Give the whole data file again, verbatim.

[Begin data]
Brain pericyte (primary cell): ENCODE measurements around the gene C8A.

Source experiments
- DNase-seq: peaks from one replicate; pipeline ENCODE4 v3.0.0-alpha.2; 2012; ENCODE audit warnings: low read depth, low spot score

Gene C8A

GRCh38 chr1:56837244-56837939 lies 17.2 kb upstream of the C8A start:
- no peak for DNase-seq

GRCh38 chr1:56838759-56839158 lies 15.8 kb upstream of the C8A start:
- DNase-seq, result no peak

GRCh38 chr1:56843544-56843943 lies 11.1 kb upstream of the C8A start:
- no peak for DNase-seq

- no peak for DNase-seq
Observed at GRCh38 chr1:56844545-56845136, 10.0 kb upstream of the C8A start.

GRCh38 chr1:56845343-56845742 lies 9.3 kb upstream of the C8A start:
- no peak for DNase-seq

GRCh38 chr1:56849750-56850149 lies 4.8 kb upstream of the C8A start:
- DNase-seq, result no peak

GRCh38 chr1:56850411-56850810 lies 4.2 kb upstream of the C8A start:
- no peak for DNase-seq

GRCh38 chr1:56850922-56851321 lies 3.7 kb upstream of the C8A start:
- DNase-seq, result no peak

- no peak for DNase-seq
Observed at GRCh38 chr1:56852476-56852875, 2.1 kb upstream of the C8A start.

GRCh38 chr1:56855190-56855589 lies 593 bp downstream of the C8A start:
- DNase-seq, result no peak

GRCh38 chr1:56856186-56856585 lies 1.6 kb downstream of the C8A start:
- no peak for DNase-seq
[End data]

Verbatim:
Brain pericyte (primary cell): ENCODE measurements around the gene C8A.

Source experiments
- DNase-seq: peaks from one replicate; pipeline ENCODE4 v3.0.0-alpha.2; 2012; ENCODE audit warnings: low read depth, low spot score

Gene C8A

GRCh38 chr1:56837244-56837939 lies 17.2 kb upstream of the C8A start:
- no peak for DNase-seq

GRCh38 chr1:56838759-56839158 lies 15.8 kb upstream of the C8A start:
- DNase-seq, result no peak

GRCh38 chr1:56843544-56843943 lies 11.1 kb upstream of the C8A start:
- no peak for DNase-seq

- no peak for DNase-seq
Observed at GRCh38 chr1:56844545-56845136, 10.0 kb upstream of the C8A start.

GRCh38 chr1:56845343-56845742 lies 9.3 kb upstream of the C8A start:
- no peak for DNase-seq

GRCh38 chr1:56849750-56850149 lies 4.8 kb upstream of the C8A start:
- DNase-seq, result no peak

GRCh38 chr1:56850411-56850810 lies 4.2 kb upstream of the C8A start:
- no peak for DNase-seq

GRCh38 chr1:56850922-56851321 lies 3.7 kb upstream of the C8A start:
- DNase-seq, result no peak

- no peak for DNase-seq
Observed at GRCh38 chr1:56852476-56852875, 2.1 kb upstream of the C8A start.

GRCh38 chr1:56855190-56855589 lies 593 bp downstream of the C8A start:
- DNase-seq, result no peak

GRCh38 chr1:56856186-56856585 lies 1.6 kb downstream of the C8A start:
- no peak for DNase-seq